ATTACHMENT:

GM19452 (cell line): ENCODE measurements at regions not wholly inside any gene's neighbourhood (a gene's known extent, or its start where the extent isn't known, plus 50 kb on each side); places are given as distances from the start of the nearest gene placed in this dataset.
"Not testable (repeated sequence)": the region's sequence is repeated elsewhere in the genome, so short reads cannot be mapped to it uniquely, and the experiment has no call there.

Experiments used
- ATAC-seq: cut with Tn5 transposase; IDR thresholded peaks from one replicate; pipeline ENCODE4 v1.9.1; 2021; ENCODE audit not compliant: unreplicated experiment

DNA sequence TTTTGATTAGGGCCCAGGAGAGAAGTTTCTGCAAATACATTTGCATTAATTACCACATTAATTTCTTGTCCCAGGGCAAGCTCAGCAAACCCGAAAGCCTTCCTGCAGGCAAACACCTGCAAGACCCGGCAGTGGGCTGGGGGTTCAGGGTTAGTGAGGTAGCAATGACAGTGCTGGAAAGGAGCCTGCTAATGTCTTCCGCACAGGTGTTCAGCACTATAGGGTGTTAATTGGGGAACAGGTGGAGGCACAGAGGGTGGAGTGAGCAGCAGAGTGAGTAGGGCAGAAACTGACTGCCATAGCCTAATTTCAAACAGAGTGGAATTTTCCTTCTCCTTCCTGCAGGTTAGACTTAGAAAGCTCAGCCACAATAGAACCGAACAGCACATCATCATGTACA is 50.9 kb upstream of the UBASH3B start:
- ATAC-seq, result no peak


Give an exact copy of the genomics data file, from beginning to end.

GM19452 (cell line): ENCODE measurements at regions not wholly inside any gene's neighbourhood (a gene's known extent, or its start where the extent isn't known, plus 50 kb on each side); places are given as distances from the start of the nearest gene placed in this dataset.
"Not testable (repeated sequence)": the region's sequence is repeated elsewhere in the genome, so short reads cannot be mapped to it uniquely, and the experiment has no call there.

Experiments used
- ATAC-seq: cut with Tn5 transposase; IDR thresholded peaks from one replicate; pipeline ENCODE4 v1.9.1; 2021; ENCODE audit not compliant: unreplicated experiment

DNA sequence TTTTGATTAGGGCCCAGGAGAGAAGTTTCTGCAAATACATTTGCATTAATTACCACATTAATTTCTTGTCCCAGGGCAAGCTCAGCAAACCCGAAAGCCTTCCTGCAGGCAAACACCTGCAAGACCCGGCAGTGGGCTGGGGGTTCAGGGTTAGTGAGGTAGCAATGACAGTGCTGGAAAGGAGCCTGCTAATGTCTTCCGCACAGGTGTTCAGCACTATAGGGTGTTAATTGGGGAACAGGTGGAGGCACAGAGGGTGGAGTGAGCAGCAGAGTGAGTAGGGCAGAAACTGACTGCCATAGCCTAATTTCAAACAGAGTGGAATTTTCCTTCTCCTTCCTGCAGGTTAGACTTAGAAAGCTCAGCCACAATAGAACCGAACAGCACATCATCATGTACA is 50.9 kb upstream of the UBASH3B start:
- ATAC-seq, result no peak